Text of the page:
New Zealand: Consults on taxation of the gig and sharing economy
Fred Ward and Young-chan Jung of Russell McVeagh examine proposals to reform information reporting and GST in a recent discussion document on the gig and sharing economy.
The gig and sharing economy has quickly become a significant part of our lives, with many of us increasingly utilising services provided through digital platforms that facilitate transactions between sellers and buyers, such as booking short-term accommodation and ridesharing.
On March 10 2022, the New Zealand government released a discussion document ‘The role of digital platforms in the taxation of the gig and sharing economy’. This discusses the suitability of New Zealand’s existing tax framework to deal with the gig and sharing economy, and makes proposals for potential reform regarding information reporting and goods and services tax (GST).
The key goals are increasing taxpayer compliance and improving the competitiveness of traditional suppliers.
Key concerns arising from the gig and sharing economy
The two key concerns with the rise of the gig and sharing economy that are outlined in the discussion document are:
(a) Taxpayer compliance obligations: It is recognised that many participants in the gig economy may not be familiar with their tax compliance obligations, which may contribute to non-compliance.
(b) Improving fairness between traditional suppliers: The discussion document states that New Zealand’s existing tax framework, in particular its GST regime, does not create a level playing field between traditional sellers and sellers using the gig and sharing economy.
Information reporting and sharing
One proposal put forward in the discussion document to address the concerns outlined above is the implementation of the ‘OECD Model Rules for Reporting by Platform Operators with respect to Sellers in the Sharing and Gig Economy’.
The implementation of the OECD Model would require New Zealand-resident digital platforms to report income information about both resident and non-resident sellers to the New Zealand Inland Revenue. This information may then be shared with foreign tax authorities in jurisdictions that have implemented the OECD Model.
In turn, the New Zealand Inland Revenue would also receive information on resident sellers using non-resident digital platforms from foreign tax authorities. The implementation of the OECD Model would affect digital platforms for the supply of accommodation, professional and personal services, the sale of goods and vehicle rental.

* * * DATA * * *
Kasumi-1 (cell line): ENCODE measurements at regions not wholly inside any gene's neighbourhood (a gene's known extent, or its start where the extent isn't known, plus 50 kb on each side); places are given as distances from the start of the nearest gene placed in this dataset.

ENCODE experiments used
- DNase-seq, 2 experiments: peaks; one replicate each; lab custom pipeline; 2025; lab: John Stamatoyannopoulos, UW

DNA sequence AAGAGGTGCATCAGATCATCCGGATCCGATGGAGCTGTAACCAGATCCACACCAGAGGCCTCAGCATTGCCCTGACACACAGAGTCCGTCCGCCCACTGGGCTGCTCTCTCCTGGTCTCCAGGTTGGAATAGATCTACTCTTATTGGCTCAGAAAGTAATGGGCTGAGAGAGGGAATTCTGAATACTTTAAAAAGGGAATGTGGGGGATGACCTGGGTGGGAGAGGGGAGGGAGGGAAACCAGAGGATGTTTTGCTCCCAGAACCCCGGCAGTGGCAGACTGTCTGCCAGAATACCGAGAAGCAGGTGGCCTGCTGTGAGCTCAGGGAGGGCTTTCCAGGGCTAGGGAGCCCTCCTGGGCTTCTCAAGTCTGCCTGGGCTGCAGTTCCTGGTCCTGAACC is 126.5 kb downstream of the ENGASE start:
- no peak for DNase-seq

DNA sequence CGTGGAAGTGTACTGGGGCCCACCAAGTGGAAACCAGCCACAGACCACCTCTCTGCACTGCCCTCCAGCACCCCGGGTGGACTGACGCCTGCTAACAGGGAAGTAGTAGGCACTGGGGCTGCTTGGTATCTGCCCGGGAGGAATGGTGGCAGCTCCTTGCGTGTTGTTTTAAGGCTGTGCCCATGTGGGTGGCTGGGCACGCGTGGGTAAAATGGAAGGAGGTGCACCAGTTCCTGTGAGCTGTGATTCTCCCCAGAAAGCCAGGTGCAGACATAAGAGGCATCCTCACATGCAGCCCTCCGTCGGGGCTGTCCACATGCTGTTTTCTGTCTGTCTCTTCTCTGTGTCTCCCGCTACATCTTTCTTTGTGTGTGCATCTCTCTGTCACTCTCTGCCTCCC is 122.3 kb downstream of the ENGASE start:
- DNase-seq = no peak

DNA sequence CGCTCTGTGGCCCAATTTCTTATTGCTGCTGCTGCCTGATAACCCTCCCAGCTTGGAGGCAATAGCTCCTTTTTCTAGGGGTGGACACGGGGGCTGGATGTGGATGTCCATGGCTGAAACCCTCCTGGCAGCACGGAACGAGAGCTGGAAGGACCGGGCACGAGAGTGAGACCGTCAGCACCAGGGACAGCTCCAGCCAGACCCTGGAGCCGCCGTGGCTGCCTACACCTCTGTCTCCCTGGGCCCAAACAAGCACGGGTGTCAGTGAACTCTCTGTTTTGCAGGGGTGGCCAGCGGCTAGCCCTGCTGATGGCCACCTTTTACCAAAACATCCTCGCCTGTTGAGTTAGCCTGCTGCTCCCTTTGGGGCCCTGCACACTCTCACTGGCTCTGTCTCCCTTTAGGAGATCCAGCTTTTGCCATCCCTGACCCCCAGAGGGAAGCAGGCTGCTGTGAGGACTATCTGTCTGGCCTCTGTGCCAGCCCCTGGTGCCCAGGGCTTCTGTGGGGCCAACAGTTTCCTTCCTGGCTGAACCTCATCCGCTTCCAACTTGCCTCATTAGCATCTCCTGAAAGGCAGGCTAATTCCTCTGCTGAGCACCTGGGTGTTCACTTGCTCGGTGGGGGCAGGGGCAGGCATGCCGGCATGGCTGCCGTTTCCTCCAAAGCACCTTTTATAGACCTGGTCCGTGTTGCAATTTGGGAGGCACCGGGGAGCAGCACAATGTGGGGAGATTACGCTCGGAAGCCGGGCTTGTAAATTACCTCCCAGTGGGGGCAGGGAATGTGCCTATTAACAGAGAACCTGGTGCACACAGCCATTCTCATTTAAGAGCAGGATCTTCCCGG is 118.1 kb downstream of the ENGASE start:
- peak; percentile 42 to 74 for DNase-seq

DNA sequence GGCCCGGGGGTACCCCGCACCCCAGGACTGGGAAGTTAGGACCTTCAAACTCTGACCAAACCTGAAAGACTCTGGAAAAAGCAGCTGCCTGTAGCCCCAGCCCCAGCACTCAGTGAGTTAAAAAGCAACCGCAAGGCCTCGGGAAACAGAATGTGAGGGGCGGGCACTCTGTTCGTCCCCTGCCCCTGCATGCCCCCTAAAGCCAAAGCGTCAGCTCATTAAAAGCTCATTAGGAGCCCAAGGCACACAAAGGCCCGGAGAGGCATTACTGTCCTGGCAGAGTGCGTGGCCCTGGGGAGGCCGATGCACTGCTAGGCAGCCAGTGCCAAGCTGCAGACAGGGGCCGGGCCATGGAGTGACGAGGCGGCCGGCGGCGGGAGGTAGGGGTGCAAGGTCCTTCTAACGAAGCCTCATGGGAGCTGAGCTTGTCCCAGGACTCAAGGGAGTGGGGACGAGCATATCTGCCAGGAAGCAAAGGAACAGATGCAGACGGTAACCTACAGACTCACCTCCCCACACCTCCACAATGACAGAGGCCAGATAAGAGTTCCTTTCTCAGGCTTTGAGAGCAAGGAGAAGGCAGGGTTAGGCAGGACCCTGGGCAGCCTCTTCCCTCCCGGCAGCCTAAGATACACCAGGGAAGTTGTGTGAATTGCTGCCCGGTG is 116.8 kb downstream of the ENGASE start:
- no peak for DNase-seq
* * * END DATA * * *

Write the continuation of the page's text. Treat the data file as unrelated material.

One concern with the implementation of the OECD Model is that the information reporting (done by calendar year) does not align with New Zealand’s tax year (which ends on March 31). This presents issues with using gathered information to increase taxpayer compliance by pre-populating sellers’ income tax returns.
The discussion document presents several possible solutions to this issue, including the implementation of bespoke New Zealand rules. One significant negative identified with implementing bespoke New Zealand rules is the increased compliance costs to digital platforms in having to comply with New Zealand rules in addition to the OECD Model.
The proposal for GST reform in the discussion document arises from small-scale sellers (which are not required to charge GST on supplies due to being under the GST registration threshold of NZ$60,000 (approximately $41,000) of supplies in a 12-month period) being able to compete at a relatively low cost with their traditional counterparts through digital platforms.
One measure proposed by the discussion document is to lower the GST registration threshold for sellers operating through digital platforms in the gig and sharing economy to level the playing field with traditional operators.
The other key proposal is to require digital platforms to collect GST as if the platform itself had made the supply, similarly to New Zealand’s existing GST on remote services and low-value imported goods regimes which provide for the collection of GST by marketplaces on behalf of suppliers (see previous articles on remote services and low-value imported goods).
Such a proposal raises the question of how affected sellers would claim back GST on their expenses. The discussion document suggests possible solutions for this including requiring all affected sellers to register for GST, the implementation of a flat rate scheme (under which a portion of the GST collected by digital platforms would be returned to the seller as a proxy for GST deductions, similar to reforms implemented in Mexico) and the refunding of GST on expenses as part of the annual income tax return process.
The direction in which any reforms proceed will be of interest to those operating in the gig and sharing economy, both sellers and digital platforms. New Zealand has a history of closely following OECD model reforms where appropriate, recently with many of the OECD base erosion and profit shifting measures being implemented into domestic law.
However, New Zealand’s unique position as a predominant importer of goods and services located at the bottom of the world may also result in more country-specific measures being implemented. Submissions on the discussion document close on April 21 2022.
Partner, Russell McVeagh
Senior solicitor, Russell McVeagh